Sailors Playing Cards in the Forecastle, 1840
Sailors Playing Cards in the Forecastle, 1840
Sailors Playing Cards in the Forecastle, 1840
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Sailors Playing Cards in the Forecastle, 1840

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Overall: 26.5cm (10in) x 35.5cm (14in)

Watercolour and pencil on paper. A scene from the last years of the  Age of Sail. Attributed to William Clerihew, formerly the property of an English collector - inscribed verso - ‘sketches 1843 etc. S Lot 18 18.4.68’.  Image size: 14.9cm x 23.9cm.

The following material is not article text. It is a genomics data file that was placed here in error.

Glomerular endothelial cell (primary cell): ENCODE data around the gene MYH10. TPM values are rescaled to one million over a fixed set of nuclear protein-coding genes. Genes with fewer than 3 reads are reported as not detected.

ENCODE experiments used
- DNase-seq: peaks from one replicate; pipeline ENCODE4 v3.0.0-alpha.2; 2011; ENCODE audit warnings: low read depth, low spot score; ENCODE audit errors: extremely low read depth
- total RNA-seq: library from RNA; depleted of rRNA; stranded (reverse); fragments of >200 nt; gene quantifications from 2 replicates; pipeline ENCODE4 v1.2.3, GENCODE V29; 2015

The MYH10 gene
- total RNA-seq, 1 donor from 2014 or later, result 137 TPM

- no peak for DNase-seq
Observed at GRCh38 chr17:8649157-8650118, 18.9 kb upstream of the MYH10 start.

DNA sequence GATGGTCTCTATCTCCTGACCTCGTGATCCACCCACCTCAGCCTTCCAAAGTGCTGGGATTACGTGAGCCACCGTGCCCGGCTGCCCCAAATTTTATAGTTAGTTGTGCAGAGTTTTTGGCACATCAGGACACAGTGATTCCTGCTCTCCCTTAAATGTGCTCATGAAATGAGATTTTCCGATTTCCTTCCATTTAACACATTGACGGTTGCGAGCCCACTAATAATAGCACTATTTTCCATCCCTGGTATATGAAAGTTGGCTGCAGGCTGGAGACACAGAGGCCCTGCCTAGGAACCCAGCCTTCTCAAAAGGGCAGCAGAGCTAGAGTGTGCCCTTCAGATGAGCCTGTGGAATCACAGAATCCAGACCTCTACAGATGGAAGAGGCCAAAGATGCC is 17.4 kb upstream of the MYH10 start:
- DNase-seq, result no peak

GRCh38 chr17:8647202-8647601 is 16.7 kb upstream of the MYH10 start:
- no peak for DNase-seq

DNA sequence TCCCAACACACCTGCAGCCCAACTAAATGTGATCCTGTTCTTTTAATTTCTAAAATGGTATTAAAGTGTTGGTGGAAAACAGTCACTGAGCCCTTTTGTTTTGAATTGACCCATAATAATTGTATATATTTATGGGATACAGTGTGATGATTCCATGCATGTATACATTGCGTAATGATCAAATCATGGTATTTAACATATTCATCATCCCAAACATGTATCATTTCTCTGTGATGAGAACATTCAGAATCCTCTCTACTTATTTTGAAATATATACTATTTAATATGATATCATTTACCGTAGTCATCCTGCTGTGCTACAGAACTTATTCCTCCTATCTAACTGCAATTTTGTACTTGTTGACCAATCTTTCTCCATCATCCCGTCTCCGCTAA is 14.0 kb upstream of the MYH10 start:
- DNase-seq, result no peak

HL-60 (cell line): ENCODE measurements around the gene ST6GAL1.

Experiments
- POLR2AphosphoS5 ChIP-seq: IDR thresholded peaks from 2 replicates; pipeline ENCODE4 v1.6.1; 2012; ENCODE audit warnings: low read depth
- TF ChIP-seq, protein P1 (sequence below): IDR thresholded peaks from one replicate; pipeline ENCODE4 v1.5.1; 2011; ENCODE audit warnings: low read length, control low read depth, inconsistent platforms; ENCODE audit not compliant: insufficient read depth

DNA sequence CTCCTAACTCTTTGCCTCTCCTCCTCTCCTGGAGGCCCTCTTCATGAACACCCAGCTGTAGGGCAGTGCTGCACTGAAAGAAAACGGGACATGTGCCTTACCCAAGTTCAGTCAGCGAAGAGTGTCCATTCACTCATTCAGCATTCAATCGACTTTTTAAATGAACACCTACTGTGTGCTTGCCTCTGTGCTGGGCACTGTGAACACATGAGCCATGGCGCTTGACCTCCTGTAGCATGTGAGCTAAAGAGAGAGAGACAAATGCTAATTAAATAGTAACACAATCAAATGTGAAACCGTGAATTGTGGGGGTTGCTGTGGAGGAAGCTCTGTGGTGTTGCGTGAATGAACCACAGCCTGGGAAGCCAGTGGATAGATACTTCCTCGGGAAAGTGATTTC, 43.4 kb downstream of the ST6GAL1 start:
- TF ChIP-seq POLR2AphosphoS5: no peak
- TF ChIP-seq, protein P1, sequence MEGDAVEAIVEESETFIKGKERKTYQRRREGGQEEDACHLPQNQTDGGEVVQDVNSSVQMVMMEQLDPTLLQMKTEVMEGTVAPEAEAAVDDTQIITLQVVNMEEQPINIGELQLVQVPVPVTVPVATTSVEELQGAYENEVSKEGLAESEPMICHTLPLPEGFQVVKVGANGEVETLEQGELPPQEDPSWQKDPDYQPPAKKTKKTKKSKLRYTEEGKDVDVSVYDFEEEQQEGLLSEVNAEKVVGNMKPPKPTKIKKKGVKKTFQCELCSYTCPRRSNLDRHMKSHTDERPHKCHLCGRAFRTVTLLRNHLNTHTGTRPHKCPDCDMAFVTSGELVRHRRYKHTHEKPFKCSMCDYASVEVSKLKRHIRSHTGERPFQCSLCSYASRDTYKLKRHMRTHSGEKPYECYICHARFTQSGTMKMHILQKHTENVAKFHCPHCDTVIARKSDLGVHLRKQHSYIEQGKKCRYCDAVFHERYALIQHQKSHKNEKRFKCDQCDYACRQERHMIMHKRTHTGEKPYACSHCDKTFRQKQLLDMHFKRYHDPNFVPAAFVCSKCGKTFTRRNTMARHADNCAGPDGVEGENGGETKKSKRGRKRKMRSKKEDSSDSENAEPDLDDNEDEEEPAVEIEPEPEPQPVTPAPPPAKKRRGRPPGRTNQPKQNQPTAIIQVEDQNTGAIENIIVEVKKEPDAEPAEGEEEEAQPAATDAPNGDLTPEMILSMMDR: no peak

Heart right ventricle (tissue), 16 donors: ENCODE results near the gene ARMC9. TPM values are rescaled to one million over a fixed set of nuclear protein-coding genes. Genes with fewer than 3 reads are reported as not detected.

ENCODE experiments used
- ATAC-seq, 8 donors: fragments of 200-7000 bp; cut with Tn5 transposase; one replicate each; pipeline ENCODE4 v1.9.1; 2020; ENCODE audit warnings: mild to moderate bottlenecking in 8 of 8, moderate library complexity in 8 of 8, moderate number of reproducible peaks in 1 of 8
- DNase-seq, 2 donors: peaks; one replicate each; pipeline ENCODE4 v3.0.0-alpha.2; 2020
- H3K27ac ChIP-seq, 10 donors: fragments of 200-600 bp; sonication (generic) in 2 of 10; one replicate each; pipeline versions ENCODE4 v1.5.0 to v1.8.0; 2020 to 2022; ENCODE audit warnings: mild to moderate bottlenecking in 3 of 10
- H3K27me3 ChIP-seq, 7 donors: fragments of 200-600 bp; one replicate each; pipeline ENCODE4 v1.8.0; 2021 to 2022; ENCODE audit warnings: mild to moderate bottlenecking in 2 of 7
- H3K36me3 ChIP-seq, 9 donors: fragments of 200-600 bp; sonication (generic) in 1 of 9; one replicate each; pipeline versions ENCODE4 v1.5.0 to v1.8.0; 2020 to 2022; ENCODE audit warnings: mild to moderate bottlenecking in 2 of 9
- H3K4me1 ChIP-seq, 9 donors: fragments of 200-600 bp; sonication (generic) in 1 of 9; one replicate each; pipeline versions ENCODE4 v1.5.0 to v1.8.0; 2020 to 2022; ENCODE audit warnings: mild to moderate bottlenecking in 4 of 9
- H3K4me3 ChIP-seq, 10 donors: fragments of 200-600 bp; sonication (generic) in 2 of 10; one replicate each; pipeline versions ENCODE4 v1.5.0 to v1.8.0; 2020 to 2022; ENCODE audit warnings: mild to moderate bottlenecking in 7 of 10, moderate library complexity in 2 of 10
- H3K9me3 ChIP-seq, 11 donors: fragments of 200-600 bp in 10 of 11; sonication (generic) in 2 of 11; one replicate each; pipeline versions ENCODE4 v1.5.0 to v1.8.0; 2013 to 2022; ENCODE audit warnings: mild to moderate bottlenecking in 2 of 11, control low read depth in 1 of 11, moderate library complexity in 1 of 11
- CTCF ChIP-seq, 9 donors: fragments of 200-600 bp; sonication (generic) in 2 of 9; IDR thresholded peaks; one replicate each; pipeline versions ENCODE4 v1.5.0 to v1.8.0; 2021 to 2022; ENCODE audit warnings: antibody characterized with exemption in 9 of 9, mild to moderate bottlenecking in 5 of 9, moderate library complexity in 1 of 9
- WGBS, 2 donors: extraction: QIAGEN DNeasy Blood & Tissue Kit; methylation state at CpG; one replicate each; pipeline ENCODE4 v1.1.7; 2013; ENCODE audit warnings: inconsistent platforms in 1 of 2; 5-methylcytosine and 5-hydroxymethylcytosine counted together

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William Clerihew (1811–1870) was born into a prosperous Episcopalian family in Aberdeen, and was educated at Marischal College. In 1836 he began to train as an architect, becoming an Associate of the Royal Institute of British Architects in 1839, but three years later he sailed for India where he was to teach Astronomy and Physics in Calcutta. En route he made paintings of a comet, which were later presented to the Royal Astronomical Society in London. He continued to paint in India and later in Ceylon where he managed an isolated coffee estate from 1845. It was a solitary life with few diversions. Painting remained a constant companion while he improved his plantation into the model estate on the island. In 1851 he visited Bombay, Aden, Cairo, the Middle East, Cyprus and Greece. William found commercial success with a patent stove and apparatus for curing coffee, which he exhibited in London winning The Society for the Arts gold medal and the Isis gold medal from Prince Albert.